Little Red Blogger

This blog looks at radical politics(with a libertarian socialist slant), music and culture. Marx to Mises, Girls Aloud to Steve Reich...

Location: Wiltshire, United Kingdom

Saturday, August 20, 2005

Late Feudal Theme Park Opening in Hanworth Norfolk!(Complete with revolting peasants or your money back!). Contact your nearest Judge for further deta

Forget contract feudalism who said the old variety was dead. A case in point being the Hon Robert Harbord-Hamond, youngest son of the 11th Baron of Suffield who recently tried to assert some various dubious property rights over a local village green. This distant descendant of William the Conqueror following in fine family tradition by trying to expropriate yet more common land from the peasantry. Like the supposedly extinct coelacanth this land dispute is a living fossil from which it is possible to see the origins of modern land disputes and the nature of statist property rights and how they act as the building blocks upon which modern capitalism rests. While also pointedly reminding us that Britain is very much not a classless society.

The villagers have asserted their right to own this land in common and use it for their own purposes, while the land owner in contrast like many of his ilk before him sees it as a resource to which he has prior claim. Now any good anarchist or libertarian socialist, unlike the vulgar libertarian flacks would see this attempt by the landowner to appropriate yet more land as inherently unfair and exploitative and as a blatant attempt by the landowner to ignore the prior common claims to the land. Like a pathetic reprise of the great enclosures of the 16th century he tried to fence his way round the property, to which the commons committee was not amused. This story unsurprisingly got a small mention in the Guardian and no further comment in the newspaper in a whole, despite what I see as its importance in illustrating how property rights of the past inform the present.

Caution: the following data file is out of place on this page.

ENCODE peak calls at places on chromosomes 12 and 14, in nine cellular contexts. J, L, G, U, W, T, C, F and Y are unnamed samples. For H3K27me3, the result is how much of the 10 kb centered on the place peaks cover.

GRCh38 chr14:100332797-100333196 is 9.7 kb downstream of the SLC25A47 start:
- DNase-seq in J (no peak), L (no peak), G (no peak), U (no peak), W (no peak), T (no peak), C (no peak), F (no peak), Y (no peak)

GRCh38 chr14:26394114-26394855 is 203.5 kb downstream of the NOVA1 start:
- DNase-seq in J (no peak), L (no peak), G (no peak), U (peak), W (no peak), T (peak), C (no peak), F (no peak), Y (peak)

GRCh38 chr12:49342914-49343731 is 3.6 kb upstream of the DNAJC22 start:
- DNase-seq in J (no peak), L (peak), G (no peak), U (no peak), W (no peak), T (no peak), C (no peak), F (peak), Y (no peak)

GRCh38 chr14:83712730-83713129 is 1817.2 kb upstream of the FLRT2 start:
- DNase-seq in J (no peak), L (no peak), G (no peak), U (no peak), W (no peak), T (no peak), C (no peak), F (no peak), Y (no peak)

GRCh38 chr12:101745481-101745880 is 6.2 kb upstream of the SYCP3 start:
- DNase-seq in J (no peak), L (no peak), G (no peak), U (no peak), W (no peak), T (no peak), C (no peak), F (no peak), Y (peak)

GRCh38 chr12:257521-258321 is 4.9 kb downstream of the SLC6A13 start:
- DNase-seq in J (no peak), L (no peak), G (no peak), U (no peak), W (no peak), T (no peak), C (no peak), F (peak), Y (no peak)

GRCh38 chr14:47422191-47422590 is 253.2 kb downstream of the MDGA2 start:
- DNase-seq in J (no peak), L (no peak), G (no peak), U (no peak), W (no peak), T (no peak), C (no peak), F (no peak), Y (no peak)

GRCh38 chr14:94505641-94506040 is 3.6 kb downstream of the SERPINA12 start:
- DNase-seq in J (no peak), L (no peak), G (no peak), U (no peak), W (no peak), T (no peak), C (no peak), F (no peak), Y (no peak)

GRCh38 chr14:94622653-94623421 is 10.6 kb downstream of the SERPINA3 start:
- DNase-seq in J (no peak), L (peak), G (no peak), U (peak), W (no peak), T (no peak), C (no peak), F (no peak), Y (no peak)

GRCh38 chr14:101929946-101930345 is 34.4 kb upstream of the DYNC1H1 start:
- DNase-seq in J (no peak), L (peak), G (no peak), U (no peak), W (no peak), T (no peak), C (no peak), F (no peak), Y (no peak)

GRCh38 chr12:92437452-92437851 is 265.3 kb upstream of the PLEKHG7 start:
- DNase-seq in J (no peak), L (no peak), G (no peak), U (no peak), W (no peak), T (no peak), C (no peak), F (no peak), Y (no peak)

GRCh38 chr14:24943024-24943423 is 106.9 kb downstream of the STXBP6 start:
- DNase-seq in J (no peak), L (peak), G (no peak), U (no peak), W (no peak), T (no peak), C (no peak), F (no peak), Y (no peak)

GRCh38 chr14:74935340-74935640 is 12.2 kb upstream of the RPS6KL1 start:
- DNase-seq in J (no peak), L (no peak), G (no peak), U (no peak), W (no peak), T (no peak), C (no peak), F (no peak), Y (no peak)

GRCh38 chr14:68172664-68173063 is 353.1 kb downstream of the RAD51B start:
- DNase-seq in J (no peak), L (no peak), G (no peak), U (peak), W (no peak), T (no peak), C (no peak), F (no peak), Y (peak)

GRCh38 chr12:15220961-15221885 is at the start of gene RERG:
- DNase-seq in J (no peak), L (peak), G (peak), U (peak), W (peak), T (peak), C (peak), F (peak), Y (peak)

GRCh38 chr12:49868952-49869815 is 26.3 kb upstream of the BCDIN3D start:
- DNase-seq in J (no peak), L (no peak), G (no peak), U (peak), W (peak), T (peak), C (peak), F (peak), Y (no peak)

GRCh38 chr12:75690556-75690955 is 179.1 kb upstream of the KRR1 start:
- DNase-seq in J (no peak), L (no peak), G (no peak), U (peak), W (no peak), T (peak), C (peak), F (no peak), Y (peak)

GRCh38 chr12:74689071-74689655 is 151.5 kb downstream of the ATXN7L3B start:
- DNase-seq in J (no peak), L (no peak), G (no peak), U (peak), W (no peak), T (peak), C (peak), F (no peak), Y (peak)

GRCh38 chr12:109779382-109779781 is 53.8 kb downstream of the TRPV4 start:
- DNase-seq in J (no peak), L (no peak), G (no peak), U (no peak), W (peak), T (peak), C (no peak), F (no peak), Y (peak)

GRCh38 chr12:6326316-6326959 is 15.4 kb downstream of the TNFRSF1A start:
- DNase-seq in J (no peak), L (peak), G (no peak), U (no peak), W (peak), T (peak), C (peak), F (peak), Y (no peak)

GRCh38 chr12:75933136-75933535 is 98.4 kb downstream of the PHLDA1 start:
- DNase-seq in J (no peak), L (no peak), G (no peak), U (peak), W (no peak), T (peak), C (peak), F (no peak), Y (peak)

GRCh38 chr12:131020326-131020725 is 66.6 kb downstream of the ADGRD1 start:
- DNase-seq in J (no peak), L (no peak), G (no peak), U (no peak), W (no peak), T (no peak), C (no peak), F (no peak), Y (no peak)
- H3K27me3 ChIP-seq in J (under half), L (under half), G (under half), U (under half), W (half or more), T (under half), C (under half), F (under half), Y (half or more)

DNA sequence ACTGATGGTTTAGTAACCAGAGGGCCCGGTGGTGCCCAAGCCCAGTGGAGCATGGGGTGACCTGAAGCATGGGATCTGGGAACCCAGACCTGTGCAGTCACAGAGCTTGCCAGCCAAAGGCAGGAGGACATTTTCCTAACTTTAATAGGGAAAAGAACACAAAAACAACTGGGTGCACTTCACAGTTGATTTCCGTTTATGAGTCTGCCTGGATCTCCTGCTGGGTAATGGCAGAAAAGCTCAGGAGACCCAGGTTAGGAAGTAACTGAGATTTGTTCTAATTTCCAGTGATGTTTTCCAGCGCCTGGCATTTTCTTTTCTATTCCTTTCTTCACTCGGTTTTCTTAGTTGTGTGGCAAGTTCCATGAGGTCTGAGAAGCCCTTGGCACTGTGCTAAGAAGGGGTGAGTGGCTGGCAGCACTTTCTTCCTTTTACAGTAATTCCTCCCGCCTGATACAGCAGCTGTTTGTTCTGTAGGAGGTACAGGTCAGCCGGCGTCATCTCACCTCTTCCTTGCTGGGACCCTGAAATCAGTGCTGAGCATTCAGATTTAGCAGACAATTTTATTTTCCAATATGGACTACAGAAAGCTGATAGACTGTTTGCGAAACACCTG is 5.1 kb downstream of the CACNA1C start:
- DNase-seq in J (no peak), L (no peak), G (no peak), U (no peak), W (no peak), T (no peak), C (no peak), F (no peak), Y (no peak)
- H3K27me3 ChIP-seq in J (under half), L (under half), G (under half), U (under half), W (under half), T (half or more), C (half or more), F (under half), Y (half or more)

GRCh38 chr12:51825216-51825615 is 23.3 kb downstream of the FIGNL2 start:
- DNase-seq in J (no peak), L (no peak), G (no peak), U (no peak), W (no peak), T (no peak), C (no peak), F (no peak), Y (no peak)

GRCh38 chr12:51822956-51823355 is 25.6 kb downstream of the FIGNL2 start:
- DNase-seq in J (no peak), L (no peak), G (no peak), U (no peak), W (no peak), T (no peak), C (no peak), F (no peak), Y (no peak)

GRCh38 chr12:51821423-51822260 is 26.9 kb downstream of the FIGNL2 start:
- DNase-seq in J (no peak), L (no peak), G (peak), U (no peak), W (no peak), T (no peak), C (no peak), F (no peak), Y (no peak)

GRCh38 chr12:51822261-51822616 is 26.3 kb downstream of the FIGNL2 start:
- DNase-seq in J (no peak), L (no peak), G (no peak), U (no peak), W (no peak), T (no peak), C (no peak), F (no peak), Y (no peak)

What this interesting and unusual case does is remind us of the origins of the modern distribution of land in the UK and the ancient conflicts and struggles that have shaped this distribution of the land. It also reminds us of how the ownership of land has always been a concern of the powerful and how it continues to animate their concerns. Possession of land like most assets translates into political power and influence, the aristocracy like large companies and governments have not forgotten this fact. After all they’re not making anymore of it, as the ole’ georgists say!

The majority of people in the UK are oblivious the historical iniquities that seem frozen in time around, it’s perfectly natural to accept the layout of the landscape and division of the land as ‘natural’ or as the result of inexorable economic forces over which we have little influence. This would be mistake and any socialist worth his salt would argue that had certain events gone one way or another things might be very different today(the enclosures being a case in point). Being a materialist doesn’t make one a determinist let alone a pessimist.

Land distribution is the result of deliberate decisions and deliberate exploitation of changing circumstances. As Kevin Carson points out in his splendid class analysis of the transition from feudalism to state-capitalism the people who expropriated the land from the peasantry were the usual suspects who used this transition to extend and strengthen their own power. The mechanics of exploitation may change but the kinds of people doing it have remained pretty much the same. The Baron’s son being a beautiful example of this demonstrating how the aristocracy retain old reflexes and habits when it comes to dealing with the ‘rabble’.

Luckily the Norfolk villages faced the baron’s son down and he has stated that he will be not defending the case in the court. Whether the bad publicity got the better of him or he had a sudden attack of conscience it is a good result for villagers and should alert us all to how the past as so often in this country can become the present.